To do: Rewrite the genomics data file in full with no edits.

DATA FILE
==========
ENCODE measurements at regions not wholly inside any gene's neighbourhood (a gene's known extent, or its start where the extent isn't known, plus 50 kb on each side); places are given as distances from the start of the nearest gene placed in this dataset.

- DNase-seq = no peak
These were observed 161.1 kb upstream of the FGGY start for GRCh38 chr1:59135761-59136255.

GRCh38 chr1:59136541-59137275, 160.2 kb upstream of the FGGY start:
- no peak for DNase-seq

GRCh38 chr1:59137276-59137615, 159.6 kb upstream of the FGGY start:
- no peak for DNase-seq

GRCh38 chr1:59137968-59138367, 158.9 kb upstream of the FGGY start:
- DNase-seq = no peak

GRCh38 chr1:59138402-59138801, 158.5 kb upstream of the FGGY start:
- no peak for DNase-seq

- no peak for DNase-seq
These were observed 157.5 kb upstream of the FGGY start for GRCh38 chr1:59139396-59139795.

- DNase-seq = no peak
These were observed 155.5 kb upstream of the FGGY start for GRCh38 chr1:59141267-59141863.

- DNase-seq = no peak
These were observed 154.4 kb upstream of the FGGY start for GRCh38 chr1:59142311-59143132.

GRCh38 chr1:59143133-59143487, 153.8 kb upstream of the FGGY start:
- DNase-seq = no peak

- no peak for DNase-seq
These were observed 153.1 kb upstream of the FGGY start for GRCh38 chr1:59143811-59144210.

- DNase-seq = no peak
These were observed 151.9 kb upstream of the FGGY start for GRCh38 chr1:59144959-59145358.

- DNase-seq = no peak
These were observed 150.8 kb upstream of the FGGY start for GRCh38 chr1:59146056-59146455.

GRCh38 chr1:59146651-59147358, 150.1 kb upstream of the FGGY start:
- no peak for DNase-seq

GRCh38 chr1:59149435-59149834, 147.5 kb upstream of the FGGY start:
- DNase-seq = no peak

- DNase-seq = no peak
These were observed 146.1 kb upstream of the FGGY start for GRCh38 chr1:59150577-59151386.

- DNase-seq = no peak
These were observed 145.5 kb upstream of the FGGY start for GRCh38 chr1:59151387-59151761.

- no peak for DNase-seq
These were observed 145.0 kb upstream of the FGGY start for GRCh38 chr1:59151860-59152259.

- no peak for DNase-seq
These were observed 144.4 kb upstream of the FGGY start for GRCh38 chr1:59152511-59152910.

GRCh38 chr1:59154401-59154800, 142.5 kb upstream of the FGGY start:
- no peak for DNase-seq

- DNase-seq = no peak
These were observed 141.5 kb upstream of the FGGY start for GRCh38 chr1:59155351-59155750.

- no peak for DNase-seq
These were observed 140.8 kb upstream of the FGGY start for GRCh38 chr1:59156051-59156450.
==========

ENCODE measurements at regions not wholly inside any gene's neighbourhood (a gene's known extent, or its start where the extent isn't known, plus 50 kb on each side); places are given as distances from the start of the nearest gene placed in this dataset.

- DNase-seq = no peak
These were observed 161.1 kb upstream of the FGGY start for GRCh38 chr1:59135761-59136255.

GRCh38 chr1:59136541-59137275, 160.2 kb upstream of the FGGY start:
- no peak for DNase-seq

GRCh38 chr1:59137276-59137615, 159.6 kb upstream of the FGGY start:
- no peak for DNase-seq

GRCh38 chr1:59137968-59138367, 158.9 kb upstream of the FGGY start:
- DNase-seq = no peak

GRCh38 chr1:59138402-59138801, 158.5 kb upstream of the FGGY start:
- no peak for DNase-seq

- no peak for DNase-seq
These were observed 157.5 kb upstream of the FGGY start for GRCh38 chr1:59139396-59139795.

- DNase-seq = no peak
These were observed 155.5 kb upstream of the FGGY start for GRCh38 chr1:59141267-59141863.

- DNase-seq = no peak
These were observed 154.4 kb upstream of the FGGY start for GRCh38 chr1:59142311-59143132.

GRCh38 chr1:59143133-59143487, 153.8 kb upstream of the FGGY start:
- DNase-seq = no peak

- no peak for DNase-seq
These were observed 153.1 kb upstream of the FGGY start for GRCh38 chr1:59143811-59144210.

- DNase-seq = no peak
These were observed 151.9 kb upstream of the FGGY start for GRCh38 chr1:59144959-59145358.

- DNase-seq = no peak
These were observed 150.8 kb upstream of the FGGY start for GRCh38 chr1:59146056-59146455.

GRCh38 chr1:59146651-59147358, 150.1 kb upstream of the FGGY start:
- no peak for DNase-seq

GRCh38 chr1:59149435-59149834, 147.5 kb upstream of the FGGY start:
- DNase-seq = no peak

- DNase-seq = no peak
These were observed 146.1 kb upstream of the FGGY start for GRCh38 chr1:59150577-59151386.

- DNase-seq = no peak
These were observed 145.5 kb upstream of the FGGY start for GRCh38 chr1:59151387-59151761.

- no peak for DNase-seq
These were observed 145.0 kb upstream of the FGGY start for GRCh38 chr1:59151860-59152259.

- no peak for DNase-seq
These were observed 144.4 kb upstream of the FGGY start for GRCh38 chr1:59152511-59152910.

GRCh38 chr1:59154401-59154800, 142.5 kb upstream of the FGGY start:
- no peak for DNase-seq

- DNase-seq = no peak
These were observed 141.5 kb upstream of the FGGY start for GRCh38 chr1:59155351-59155750.

- no peak for DNase-seq
These were observed 140.8 kb upstream of the FGGY start for GRCh38 chr1:59156051-59156450.